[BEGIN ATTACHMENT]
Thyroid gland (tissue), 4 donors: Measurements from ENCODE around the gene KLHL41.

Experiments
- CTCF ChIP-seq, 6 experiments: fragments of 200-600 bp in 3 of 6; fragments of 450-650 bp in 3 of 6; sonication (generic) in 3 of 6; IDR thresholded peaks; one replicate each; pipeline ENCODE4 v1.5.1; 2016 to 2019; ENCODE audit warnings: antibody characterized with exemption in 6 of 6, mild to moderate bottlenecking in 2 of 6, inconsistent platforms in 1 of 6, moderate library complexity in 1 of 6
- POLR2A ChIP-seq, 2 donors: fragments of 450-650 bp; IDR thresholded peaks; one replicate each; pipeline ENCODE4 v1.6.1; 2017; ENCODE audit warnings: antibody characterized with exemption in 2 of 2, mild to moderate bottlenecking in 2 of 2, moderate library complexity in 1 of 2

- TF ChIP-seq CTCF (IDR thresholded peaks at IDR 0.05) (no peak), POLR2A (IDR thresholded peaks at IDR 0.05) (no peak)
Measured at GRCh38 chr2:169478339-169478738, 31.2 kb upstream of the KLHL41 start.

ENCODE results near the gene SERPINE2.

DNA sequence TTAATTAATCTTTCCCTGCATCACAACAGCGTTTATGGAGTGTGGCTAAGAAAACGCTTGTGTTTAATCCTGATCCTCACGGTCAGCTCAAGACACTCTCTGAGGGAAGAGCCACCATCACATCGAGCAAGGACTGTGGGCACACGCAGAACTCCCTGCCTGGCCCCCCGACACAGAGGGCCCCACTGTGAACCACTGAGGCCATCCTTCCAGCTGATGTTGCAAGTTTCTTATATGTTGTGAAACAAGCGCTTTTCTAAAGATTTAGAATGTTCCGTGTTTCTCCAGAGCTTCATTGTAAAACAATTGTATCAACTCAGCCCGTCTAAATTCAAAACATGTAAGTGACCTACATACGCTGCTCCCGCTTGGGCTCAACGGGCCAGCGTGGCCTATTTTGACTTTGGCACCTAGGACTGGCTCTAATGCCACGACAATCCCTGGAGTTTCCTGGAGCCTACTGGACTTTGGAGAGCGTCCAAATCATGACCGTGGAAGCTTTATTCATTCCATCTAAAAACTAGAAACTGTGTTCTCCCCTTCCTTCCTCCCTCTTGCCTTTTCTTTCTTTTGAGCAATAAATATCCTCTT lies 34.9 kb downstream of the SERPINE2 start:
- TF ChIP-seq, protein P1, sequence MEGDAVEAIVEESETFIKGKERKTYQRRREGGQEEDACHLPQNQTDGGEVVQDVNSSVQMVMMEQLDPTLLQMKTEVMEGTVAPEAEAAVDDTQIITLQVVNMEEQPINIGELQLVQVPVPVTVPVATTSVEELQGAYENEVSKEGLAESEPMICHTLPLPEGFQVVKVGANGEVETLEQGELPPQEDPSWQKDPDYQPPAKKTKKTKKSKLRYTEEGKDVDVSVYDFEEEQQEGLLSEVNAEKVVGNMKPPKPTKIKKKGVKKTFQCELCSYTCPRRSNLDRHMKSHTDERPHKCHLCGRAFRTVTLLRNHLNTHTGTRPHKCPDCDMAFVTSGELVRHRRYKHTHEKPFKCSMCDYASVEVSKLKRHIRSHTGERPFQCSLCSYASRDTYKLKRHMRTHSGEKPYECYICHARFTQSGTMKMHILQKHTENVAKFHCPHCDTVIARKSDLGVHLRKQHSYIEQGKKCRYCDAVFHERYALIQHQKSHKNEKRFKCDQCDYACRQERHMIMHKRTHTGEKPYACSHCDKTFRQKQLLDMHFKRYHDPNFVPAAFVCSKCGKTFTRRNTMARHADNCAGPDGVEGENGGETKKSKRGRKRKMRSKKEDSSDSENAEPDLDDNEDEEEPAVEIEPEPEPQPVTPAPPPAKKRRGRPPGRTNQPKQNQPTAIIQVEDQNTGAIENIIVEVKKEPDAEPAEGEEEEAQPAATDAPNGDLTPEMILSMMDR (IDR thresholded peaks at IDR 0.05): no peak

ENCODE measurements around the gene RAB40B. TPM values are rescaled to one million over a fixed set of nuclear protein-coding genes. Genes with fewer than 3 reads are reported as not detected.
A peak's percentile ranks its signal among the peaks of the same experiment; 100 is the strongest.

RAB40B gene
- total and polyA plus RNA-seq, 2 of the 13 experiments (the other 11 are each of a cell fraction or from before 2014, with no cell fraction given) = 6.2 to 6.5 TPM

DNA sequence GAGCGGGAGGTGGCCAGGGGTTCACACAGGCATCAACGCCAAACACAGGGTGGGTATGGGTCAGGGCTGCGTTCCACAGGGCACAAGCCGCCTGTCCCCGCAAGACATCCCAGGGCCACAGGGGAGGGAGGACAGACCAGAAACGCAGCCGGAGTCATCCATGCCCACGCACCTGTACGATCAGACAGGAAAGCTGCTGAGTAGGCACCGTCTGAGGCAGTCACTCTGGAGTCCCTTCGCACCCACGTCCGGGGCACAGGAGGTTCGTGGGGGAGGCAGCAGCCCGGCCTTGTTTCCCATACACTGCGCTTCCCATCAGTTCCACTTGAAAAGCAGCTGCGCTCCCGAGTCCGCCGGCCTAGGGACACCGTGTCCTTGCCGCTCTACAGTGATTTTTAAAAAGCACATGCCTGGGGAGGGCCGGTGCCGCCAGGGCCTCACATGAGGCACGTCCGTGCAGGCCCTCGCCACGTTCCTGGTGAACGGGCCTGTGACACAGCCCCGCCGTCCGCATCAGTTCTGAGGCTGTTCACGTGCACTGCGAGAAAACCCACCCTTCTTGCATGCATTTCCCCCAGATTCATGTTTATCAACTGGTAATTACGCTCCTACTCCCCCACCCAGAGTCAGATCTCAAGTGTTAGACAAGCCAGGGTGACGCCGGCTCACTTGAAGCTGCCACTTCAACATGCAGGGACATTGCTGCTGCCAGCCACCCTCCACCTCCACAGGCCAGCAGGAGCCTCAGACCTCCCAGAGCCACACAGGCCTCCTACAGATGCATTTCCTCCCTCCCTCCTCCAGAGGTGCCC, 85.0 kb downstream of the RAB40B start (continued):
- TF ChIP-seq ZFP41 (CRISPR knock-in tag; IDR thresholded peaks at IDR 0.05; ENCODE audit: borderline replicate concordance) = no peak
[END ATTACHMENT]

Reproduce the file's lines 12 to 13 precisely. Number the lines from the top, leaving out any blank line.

RAB40B gene
- total and polyA plus RNA-seq, 2 of the 13 experiments (the other 11 are each of a cell fraction or from before 2014, with no cell fraction given) = 6.2 to 6.5 TPM